For two teens, falling in love is going to make a world of difference in this beautifully translated, bold, and endearing novel about love, loss, and the pain of racial discrimination.
As a Korean student in a Japanese high school, Sugihara has had to defend himself against all kinds of bullies. But nothing could have prepared him for the heartache he feels when he falls hopelessly in love with a Japanese girl named Sakurai. Immersed in their shared love for classical music and foreign movies, the two gradually grow closer and closer….
I am not Korean or Japanese. I am a rootless vagabond.
The entire essence of the story is summarised in this mini monologue by Sugihara, the protagonist of Go by Kazuki Kaneshiro. I had a presumption that Go might be about the famous board game in Japan and Korea. But, this little word implied a vastness that engulfs all immigrants in the world. I would probably qualify into one of them as I’m quite far away from my ancestors’ original roots. At times, I feel like the topmost tendril of a climbing vine, distanced and alienated from its roots afar.
Go is about Sugihara, who is caught between the complexities of citizenships in both Koreas and eventually Japan. He is an ethnic Korean born and brought up in Japan. I didn’t know that this kind of people are called Zainichi Chosenjin in Japan. The Zainichi bear an interesting as well as tragic history. The Koreans were brought to Japan for forced labour during their invasion and occupation of the country that ended during the World War II. At present, about 80,000 ethnic Koreans are said to inhabit Japan and the term Zainichi is widely used as derogatory and discriminating.
There are films that make you love an actor, and then there are others, where a character grows on you. A Death in the Gunj by Konkona Sensharma is one where an actor and his character both made sense. Vikrant Massey played the protagonist Shutu in the film, and I’d like to call him that as I know the reason behind it. Years before, I had read a book in Bangla called Ghunpoka. It’s one of the finest novels by Shirshendu Mukhopadhyay and one of the best on Melancholia, ever written. The protagonist there, Shyam, was a melancholic youth, eating on his own life in bits and pieces. I wouldn’t say Shutu has a great resemblance with Shyam, but there is a faint familiarity.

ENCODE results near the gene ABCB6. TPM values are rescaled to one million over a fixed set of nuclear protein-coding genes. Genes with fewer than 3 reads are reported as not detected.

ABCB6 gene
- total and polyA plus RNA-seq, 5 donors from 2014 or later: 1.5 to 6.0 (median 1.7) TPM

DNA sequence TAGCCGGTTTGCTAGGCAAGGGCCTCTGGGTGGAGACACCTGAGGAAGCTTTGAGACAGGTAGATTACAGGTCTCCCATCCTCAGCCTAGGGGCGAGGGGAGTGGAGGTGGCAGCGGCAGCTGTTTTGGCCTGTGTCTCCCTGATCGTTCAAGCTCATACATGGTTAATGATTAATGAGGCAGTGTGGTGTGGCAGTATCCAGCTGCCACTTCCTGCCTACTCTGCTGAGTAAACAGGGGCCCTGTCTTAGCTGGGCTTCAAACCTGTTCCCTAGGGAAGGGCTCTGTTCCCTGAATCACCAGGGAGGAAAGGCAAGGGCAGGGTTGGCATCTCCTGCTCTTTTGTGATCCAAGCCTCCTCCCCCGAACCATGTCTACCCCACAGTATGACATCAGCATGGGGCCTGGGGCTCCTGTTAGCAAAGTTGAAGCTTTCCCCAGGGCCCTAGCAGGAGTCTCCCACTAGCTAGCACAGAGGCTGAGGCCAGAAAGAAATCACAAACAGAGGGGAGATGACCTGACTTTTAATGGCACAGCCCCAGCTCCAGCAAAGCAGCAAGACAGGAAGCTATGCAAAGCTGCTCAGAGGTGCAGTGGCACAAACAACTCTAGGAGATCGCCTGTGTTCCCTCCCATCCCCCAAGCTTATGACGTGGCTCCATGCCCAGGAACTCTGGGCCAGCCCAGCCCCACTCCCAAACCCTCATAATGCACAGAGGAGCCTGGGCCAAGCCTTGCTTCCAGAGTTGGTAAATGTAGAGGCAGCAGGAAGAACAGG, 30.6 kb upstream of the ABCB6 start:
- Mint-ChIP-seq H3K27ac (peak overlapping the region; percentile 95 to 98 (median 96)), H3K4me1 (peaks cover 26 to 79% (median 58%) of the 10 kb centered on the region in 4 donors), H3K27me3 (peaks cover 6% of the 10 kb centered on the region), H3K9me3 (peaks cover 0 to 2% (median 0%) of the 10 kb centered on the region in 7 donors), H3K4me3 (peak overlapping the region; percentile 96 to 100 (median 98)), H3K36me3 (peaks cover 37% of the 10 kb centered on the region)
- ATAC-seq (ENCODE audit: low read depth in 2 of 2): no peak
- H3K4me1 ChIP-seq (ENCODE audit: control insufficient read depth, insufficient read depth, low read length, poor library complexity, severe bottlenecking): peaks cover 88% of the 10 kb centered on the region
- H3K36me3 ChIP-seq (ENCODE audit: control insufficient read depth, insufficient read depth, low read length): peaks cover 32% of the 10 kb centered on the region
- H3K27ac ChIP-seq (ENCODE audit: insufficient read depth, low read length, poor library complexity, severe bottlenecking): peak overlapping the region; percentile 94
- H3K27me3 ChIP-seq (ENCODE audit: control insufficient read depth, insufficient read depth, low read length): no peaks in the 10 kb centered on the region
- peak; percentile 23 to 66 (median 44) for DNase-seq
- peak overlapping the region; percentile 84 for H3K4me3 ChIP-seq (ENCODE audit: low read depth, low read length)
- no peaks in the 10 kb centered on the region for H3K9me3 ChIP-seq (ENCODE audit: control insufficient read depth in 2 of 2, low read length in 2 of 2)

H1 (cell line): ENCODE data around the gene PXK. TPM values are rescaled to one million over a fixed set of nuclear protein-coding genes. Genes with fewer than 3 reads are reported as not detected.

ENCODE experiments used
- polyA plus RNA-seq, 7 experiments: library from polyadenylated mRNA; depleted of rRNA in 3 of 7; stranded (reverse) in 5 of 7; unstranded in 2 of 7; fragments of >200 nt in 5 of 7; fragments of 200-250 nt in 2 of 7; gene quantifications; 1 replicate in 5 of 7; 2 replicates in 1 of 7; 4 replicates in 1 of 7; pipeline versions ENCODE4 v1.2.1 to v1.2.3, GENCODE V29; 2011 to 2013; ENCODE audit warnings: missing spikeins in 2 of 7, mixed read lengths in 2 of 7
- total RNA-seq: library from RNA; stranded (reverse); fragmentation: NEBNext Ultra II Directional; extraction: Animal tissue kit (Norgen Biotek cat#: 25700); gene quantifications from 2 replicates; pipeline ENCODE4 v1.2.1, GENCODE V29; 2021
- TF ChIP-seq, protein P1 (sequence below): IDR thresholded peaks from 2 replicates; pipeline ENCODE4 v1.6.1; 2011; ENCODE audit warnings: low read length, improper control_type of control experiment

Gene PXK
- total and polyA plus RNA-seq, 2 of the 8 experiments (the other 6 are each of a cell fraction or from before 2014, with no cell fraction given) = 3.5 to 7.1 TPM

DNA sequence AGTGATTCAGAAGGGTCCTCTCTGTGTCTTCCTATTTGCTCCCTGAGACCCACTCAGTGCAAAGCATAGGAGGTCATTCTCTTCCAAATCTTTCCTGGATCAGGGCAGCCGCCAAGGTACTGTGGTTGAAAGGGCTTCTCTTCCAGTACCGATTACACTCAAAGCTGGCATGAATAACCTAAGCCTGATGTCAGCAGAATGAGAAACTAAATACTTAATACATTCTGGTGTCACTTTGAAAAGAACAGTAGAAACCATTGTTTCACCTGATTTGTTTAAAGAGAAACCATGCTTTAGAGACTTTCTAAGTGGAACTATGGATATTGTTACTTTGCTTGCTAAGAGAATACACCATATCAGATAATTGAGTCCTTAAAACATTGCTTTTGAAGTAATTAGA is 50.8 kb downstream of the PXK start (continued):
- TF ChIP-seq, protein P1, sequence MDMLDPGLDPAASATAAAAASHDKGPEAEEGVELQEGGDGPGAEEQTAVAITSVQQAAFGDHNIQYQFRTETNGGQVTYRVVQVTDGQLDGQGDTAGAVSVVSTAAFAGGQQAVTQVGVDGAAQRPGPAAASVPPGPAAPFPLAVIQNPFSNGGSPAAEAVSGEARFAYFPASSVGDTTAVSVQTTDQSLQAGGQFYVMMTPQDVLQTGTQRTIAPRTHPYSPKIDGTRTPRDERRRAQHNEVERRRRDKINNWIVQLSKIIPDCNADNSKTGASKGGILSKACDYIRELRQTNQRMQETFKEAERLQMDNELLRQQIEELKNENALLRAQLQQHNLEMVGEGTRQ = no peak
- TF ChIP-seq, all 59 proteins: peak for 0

The film begins with visitors entering the gunj, McLuskiegunj in Bihar, 1978. There’s a couple and their child, visiting their parents with a friend and cousin Shutu. More friends arrive and it is a fete on cold winter evenings that turns mostly into a melee – in the sense that more people are hurt. There’s no denying that Shutu seems unimpressive in the beginning. He’s shy, a little less masculine in his looks, that may even be bordering to cute, and he’s timid. You notice the flamboyance of the other characters immediately – the retired father, the then modern mother, the pragmatic son, the endearing daughter-in-law, the sexy friend, the flirt friend and a nice kid. Everyone flourishes, has their own scenes, frames, and dialogues, while Shutu sulks at a corner. Well, he has his own reasons, primary being the untimely death of his father.
Detective Kyoichiro Kaga of the Tokyo Police Department has just been transferred to a new precinct in the Nihonbashi area of Tokyo. Newly arrived, but with a great deal of experience, Kaga is promptly assigned to the team investigating the murder of a woman. But the more he investigates, the greater number of potential suspects emerges. It isn’t long before it seems nearly all the people living and working in the business district of Nihonbashi have a motive for murder. To prevent the murderer from eluding justice, Kaga must unravel all the secrets surrounding a complicated life. Buried somewhere in the woman’s past, in her family history, and the last few days of her life is the clue that will lead to the murderer.
This is the second appearance in English of Police detective Kyochiro Kaga, the protagonist of the critically acclaimed Malice.
I have read three books written by Keigo Higashino now and I’ve mixed feelings about them. It’s bizarre that I’m not sure if I like them much and why not. For the records, I had loved reading The Devotion of Suspect X. Hadn’t liked Salvation of a Saint, and now, I kind of liked Newcomer. Weird, is it? This is one problem that I face while reading translated literature is that it is not consistent. The first two books of Higashino that I’d read were by a different translator than the one who did this latest book. It is futile to form an opinion about the literary aspects of a translated book as it is often said that the flavour of the original language evaporates in translation. While that is a much debatable topic, I’d focus on the other aspects that are more important in Higashino books.
What I like the most about his books are – they always begin with a murder. There’s no dilly-dallying on the fact that the books are murder mysteries, so the entree is served right at the beginning. All you can do is ruminate through the book and unravel the mystery layer by layer. It’s all about whodunit and whydunit more often than howdunit. If you start finding a pattern in a certain author’s style of writing and expect a similar one in their latest book, life gets easier. Newcomer begins with a murder too, as I had expected. But there were more surprises in the book.